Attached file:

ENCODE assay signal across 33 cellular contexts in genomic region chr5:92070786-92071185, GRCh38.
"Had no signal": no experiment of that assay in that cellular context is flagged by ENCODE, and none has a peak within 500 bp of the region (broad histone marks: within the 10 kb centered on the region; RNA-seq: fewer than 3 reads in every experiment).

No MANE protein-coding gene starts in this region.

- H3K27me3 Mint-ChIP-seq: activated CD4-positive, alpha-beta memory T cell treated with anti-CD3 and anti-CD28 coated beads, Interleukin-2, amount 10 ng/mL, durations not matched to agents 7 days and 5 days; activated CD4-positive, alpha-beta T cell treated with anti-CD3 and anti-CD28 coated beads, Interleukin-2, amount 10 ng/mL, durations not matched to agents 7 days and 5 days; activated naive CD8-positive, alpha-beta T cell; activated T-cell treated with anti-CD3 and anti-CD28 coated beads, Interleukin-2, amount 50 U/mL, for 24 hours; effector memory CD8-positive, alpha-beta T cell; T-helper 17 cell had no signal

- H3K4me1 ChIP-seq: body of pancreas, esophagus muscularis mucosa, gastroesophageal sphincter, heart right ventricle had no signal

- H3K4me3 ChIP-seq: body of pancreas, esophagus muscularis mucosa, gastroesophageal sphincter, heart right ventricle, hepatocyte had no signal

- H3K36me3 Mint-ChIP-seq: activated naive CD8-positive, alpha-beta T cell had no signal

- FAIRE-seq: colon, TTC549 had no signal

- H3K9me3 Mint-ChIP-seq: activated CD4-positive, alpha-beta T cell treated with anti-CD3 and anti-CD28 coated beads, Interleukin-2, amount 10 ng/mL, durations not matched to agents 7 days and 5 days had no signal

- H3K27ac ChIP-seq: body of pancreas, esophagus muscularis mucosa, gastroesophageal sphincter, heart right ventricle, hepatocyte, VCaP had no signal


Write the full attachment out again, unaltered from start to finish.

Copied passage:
ENCODE assay signal across 33 cellular contexts in genomic region chr5:92070786-92071185, GRCh38.
"Had no signal": no experiment of that assay in that cellular context is flagged by ENCODE, and none has a peak within 500 bp of the region (broad histone marks: within the 10 kb centered on the region; RNA-seq: fewer than 3 reads in every experiment).

No MANE protein-coding gene starts in this region.

- H3K27me3 Mint-ChIP-seq: activated CD4-positive, alpha-beta memory T cell treated with anti-CD3 and anti-CD28 coated beads, Interleukin-2, amount 10 ng/mL, durations not matched to agents 7 days and 5 days; activated CD4-positive, alpha-beta T cell treated with anti-CD3 and anti-CD28 coated beads, Interleukin-2, amount 10 ng/mL, durations not matched to agents 7 days and 5 days; activated naive CD8-positive, alpha-beta T cell; activated T-cell treated with anti-CD3 and anti-CD28 coated beads, Interleukin-2, amount 50 U/mL, for 24 hours; effector memory CD8-positive, alpha-beta T cell; T-helper 17 cell had no signal

- H3K4me1 ChIP-seq: body of pancreas, esophagus muscularis mucosa, gastroesophageal sphincter, heart right ventricle had no signal

- H3K4me3 ChIP-seq: body of pancreas, esophagus muscularis mucosa, gastroesophageal sphincter, heart right ventricle, hepatocyte had no signal

- H3K36me3 Mint-ChIP-seq: activated naive CD8-positive, alpha-beta T cell had no signal

- FAIRE-seq: colon, TTC549 had no signal

- H3K9me3 Mint-ChIP-seq: activated CD4-positive, alpha-beta T cell treated with anti-CD3 and anti-CD28 coated beads, Interleukin-2, amount 10 ng/mL, durations not matched to agents 7 days and 5 days had no signal

- H3K27ac ChIP-seq: body of pancreas, esophagus muscularis mucosa, gastroesophageal sphincter, heart right ventricle, hepatocyte, VCaP had no signal